The court’s analysis examines two main legal issues: one, whether exploitation was within the allowed scope, and the occupier could open new quarries; and two, whether the interests of the local population are being served. On the first issue, the court concludes that the occupier’s only obligation is to ensure that the natural resources of the occupied territory are not depleted or overused, while there is nothing to prevent it from opening new quarries (paragraph eight of the judgment). Critically, the court ignores the fact that at the current mining rate, the entirety of quarries in Area C would be completely exhausted in thirty-eight years, as officially communicated by the Civil Administration, as referenced in paragraph twenty-four of the Amicus Curiae brief.
In prelude to its second question, the court recalls that due to the “unique circumstances of the Area” and its “prolonged occupation” regard should be had to the “duty to prevent the local economy from collapsing” (paragraph eight of the judgment). The court notes that the quarries closure “might even cause economic stagnation and harm the interests of the Area” (Ibid). As a result, the court mandates a wide scope of duties to the Military Commander:
“the traditional occupation laws require adjustment to the prolonged duration of the occupation, to the continuity of normal life in the Area and to the sustainability of economic relations between the two authorities – the occupier and the occupied […] This kind of conception supports the adoption of a wide and dynamic view of the duties of the military commander in the Area, which impose upon him, inter alia, the responsibility to ensure the development and growth of the Area in numerous and various fields, including the fields of economic infrastructure and its development” (emphasis added; paragraph ten of the judgment).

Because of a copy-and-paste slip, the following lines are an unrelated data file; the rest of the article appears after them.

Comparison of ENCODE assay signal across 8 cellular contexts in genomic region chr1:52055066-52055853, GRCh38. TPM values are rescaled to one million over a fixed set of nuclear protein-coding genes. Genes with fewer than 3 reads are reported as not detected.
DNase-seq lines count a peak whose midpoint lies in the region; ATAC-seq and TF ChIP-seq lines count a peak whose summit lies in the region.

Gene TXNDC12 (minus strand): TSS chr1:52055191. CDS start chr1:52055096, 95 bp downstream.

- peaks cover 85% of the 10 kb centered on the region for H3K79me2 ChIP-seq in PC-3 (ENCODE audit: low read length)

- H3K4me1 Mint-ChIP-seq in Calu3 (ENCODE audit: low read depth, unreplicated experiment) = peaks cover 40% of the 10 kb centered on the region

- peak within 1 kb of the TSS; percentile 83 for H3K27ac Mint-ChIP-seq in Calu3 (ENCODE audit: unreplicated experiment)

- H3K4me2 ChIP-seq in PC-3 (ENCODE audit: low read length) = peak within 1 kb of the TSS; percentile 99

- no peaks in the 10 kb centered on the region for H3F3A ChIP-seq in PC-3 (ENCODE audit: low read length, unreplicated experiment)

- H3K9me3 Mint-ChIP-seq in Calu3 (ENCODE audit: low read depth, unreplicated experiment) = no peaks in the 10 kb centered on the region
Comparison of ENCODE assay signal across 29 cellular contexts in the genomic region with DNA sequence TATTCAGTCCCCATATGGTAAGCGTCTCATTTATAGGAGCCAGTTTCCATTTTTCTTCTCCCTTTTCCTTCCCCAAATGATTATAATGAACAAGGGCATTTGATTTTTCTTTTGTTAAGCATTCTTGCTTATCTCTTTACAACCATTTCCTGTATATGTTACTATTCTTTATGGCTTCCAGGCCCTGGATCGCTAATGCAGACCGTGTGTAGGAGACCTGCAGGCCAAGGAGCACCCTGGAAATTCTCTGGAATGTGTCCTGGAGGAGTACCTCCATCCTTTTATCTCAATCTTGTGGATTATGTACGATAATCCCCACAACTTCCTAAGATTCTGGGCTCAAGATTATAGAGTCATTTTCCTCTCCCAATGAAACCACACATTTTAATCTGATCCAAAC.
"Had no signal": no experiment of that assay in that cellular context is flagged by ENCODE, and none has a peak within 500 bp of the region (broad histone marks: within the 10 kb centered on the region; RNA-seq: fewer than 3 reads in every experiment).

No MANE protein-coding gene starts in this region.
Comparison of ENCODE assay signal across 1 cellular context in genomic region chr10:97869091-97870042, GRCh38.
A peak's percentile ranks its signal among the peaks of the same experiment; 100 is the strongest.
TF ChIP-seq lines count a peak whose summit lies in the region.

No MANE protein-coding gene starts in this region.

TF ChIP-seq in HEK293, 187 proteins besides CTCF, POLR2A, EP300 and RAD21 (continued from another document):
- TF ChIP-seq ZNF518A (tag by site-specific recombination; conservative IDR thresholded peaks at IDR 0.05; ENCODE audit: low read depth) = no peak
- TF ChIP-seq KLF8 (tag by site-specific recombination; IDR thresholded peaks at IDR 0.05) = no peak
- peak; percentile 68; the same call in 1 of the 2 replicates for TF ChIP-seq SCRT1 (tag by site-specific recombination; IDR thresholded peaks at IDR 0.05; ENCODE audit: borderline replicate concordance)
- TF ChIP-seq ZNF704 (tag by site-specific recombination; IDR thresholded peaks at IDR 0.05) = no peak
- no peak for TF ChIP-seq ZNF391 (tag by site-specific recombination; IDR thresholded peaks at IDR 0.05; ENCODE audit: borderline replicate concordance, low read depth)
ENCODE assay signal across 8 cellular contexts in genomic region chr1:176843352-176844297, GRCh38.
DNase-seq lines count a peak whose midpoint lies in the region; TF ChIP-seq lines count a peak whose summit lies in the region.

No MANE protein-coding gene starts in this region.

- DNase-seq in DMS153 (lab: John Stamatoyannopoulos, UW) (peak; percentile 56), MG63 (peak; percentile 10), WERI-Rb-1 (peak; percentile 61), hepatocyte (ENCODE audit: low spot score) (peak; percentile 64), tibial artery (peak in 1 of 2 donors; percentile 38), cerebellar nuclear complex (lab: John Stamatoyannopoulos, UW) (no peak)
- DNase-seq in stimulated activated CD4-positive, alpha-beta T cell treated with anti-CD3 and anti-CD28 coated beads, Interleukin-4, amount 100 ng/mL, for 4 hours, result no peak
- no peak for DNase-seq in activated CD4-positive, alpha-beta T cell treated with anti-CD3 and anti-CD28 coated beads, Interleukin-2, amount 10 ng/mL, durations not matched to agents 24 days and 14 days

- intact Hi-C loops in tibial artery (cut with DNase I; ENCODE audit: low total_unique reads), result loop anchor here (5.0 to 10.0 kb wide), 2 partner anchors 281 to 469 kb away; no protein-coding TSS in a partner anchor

The court affirms the legality of the sale of the quarries’ products on the private Israeli market by holding that such sales contribute to sustaining “relations between the authorities”, i.e. Israel and the PA (paragraph ten of the judgment). As such, the court construes economic relations – which cater primarily to Israel’s domestic interests with no concrete benefit to the Palestinian economy – to have a benefit for the local population. This rationale not only undermines the underlying premise of Article 43, but also essentially accepts the logic that two wrongs can make a right. In other words, continued violations of Article 55 are permitted for their cessation is seen to result in violations of Article 43.
Furthermore, the judgment mentions the military commander’s obligation to ensure the development of the occupied population – a controversial legal pronouncement since no promise of trust between enemies is warranted in wartime. Although in some regard this might be a welcomed pronouncement, all measures taken by the occupier that have permanent effects should cater to the interests of the local population and must reasonably reflect their will (paragraph ten of the Amicus Brief). As such, the occupier is granted only limited discretionary powers to prevent it from turning into a political government in disguise.